|Publication number||US6536046 B1|
|Application number||US 10/143,711|
|Publication date||Mar 25, 2003|
|Filing date||May 9, 2002|
|Priority date||May 9, 2002|
|Publication number||10143711, 143711, US 6536046 B1, US 6536046B1, US-B1-6536046, US6536046 B1, US6536046B1|
|Inventors||Lawrence J. Gilligan|
|Original Assignee||Akadema, Inc.|
|Export Citation||BiBTeX, EndNote, RefMan|
|Patent Citations (27), Referenced by (38), Classifications (6), Legal Events (6)|
|External Links: USPTO, USPTO Assignment, Espacenet|
This invention relates to the field of baseball gloves, and more particularly, to baseball gloves that are designed to facilitate better control and ease of use of the glove by the player who is using the glove.
Baseball gloves are as old as the game itself. Yet many improvements have been made in baseball gloves over these many years as the game itself has become both quicker and harder to play due to technological advances in the construction of both baseballs and baseball bats, and also due to the higher level of fitness, strength and size of today's baseball players. In order to keep up with these subtle, yet ever present, changes in the way the game is played, baseball gloves have also needed to evolve.
Some obvious changes that came to pass over the years in the design and construction of baseball gloves for professional baseball centered around the change of design between a catcher's glove, first baseman's glove and gloves worn by the rest of the players. As the game developed and became more popular and a realization of the specialty characteristics of the catcher and first baseman positions became more evident, the gloves for these positions also adapted and changed more rapidly than for other positions. In particular, as most people know today, a catcher's glove is far different in shape, composition and purpose, than are the gloves of any of the other positions on the field, while this is also true, but to a lesser extent, for a first baseman's glove.
As the game further developed over the years, and as we are presently situated, there are specialty gloves for essentially all of the classified positions: catcher, first baseman, infield (consisting of second base, shortstop and third base), pitcher and outfield.
While any baseball glove (except possibly for a catcher's glove), could today be used by the standard weekend warrior at any position, without regard to whether the glove is specially designed for a particular position on the field, the subject invention is directed to a glove to be used in a higher level of play; such as by high school, collegiate or professional players. In particular, the subject baseball glove is more specifically directed to a more highly flexible outfielders glove for use by such high school, collegiate and professional players in order to facilitate the “trapping” of the ball securely within the glove after it is caught by the outfielder.
Over the years, other gloves have been designed to be more flexible, and whether they have achieved this result or not is not known (but is considered irrelevant), as their construction is significantly different than the construction of the subject baseball glove invention.
U.S. Pat. No. 4,346,481, issued in 1982 to Latina, and is directed to a baseball mitt, and in particular a catcher's mitt designed to be more flexible due to the positioning of a glove 11 secured to the back of the mitt body 5. Essentially, the '481 patent discloses that glove 11 is oriented on the back of mitt 1, in such a way that the normal mechanical opening of a person's hand is more directly aligned with the single hinge-line 31 of the mitt. As will be discussed below, while the ultimate result of the construction of the mitt of the '481 patent is somewhat similar to the end result of the end construction of the subject invention, significant differences in that construction exist so as not to render the disclosure of the '481 patent relevant in this matter.
U.S. Pat. No. 4,847,915, issued in 1989 to Keene, for a baseball glove with a flexible heel construction. Here also, while the '915 patent discusses a more flexible glove, this is where the similarities to the subject invention end. The '915 patent specifically discusses achieving a flexibility in the heel portion of the glove for use by children and young adults, while also discussing a single hinge-line 59 for the glove.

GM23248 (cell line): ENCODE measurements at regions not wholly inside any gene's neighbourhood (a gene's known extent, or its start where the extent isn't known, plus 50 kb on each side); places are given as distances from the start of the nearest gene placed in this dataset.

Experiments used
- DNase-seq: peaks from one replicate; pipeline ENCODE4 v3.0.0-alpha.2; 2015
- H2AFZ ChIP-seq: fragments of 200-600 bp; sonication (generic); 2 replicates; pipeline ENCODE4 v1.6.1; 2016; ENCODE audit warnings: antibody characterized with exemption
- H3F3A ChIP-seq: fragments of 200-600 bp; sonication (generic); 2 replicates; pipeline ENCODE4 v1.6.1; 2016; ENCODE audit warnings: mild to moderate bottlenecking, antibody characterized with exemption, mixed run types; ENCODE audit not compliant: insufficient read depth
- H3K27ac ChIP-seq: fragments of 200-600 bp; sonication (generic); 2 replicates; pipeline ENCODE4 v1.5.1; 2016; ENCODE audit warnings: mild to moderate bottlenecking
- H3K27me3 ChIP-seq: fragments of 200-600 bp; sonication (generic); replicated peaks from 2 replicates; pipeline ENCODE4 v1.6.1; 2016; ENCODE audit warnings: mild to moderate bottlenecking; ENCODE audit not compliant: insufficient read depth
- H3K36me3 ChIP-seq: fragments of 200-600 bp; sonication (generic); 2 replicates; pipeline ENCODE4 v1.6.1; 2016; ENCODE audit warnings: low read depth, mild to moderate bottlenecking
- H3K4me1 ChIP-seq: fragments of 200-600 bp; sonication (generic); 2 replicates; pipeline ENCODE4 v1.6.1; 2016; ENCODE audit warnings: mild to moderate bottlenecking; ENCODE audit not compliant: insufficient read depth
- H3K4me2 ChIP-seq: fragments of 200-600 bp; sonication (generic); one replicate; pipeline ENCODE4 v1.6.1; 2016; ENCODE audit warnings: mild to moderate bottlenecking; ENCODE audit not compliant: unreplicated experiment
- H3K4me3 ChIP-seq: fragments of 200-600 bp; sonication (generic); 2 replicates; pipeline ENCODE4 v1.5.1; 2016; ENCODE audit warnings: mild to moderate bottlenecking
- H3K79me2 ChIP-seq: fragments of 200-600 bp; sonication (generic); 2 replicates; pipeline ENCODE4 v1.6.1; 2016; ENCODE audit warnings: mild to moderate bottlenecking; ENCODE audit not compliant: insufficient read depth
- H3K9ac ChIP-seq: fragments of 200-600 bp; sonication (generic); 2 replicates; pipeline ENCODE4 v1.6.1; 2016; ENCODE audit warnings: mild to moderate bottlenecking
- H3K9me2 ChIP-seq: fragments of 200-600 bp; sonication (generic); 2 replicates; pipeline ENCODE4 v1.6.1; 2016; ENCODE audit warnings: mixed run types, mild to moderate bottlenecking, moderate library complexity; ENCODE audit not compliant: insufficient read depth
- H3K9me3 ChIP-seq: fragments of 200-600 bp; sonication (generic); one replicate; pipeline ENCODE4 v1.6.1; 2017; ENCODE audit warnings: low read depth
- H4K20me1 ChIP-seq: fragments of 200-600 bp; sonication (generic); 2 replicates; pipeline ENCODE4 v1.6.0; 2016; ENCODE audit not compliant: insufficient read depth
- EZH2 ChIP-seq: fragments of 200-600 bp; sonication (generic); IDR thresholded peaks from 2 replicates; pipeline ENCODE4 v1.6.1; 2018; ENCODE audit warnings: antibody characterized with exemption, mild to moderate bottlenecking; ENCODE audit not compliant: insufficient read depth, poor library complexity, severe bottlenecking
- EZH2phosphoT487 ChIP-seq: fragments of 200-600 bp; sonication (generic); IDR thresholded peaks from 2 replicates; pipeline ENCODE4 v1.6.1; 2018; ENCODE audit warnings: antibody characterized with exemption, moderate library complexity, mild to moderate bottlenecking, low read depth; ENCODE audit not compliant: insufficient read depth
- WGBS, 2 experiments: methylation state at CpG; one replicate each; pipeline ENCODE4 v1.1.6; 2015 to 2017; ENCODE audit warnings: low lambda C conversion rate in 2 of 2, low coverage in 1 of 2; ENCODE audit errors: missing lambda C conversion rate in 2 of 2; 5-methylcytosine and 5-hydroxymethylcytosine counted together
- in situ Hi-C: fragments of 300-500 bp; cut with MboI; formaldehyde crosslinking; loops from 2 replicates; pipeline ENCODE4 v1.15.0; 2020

U.S. Pat. No. 5,694,641, issued in 1997 to Doi et. al., for a flexing baseball glove. The '641 patent shows the cooperation between a hole 8 located along the hingeline of the glove and the extension portion 4, to allow for the increased flexibility of the glove. The subject invention has no such hole or extension portion to assist in its flexibility.
Accordingly, while each of the above cited patents possibly achieve increased flexibility to the glove through their particular constructions, it would also be desirable to achieve higher flexibility in a baseball glove without the added smoke and mirrors of the above discussed prior art, in a baseball glove that is more conventionally constructed.
In accordance with the invention, a flexible baseball glove is provided. The glove comprises front and back shells which are joined together both along the periphery of the glove and selectively at internal portions of the glove, in such a manner as to form a finger portion, a heel portion and a thumb portion thereof. A web-type panel is disposed between the finger portion and thumb portion and at least two finger stalls and one thumb stall are formed within the glove, between the joined front and back shells. A first finger stall of the at least two finger stalls is closed, so that fingers of the users hand cannot be received into that stall. The glove also comprises first and second hinge assemblies located along the heel portion, wherein one of the hinge assemblies is closer in proximity to the thumb portion of the glove, while the other hinge assembly is closer in proximity to the finger portion of the glove.
Accordingly, it is an object of the invention to provide an improved baseball glove.
Still another object of the invention is to provide an improved baseball glove that is more flexible in its use to a higher level of player, such as a high school, collegiate or professional player.
Yet a further object of the invention is to provide an improved baseball glove for an outfielder, where the fingers of the user's hand which are within the glove are shifted further from the thumb of the user's hand to achieve a stronger closing action.
Still a further object of the invention is to provide an improved baseball glove having two hinge assemblies along the heel of the glove, instead of the normally found single hinge assembly.
Other objects of the invention will in part be obvious and will in part be apparent from the following description.
The invention accordingly comprises assemblies possessing the features, properties and the relation of components which will be exemplified in the products hereinafter described, and the scope of the invention will be indicated in the claims.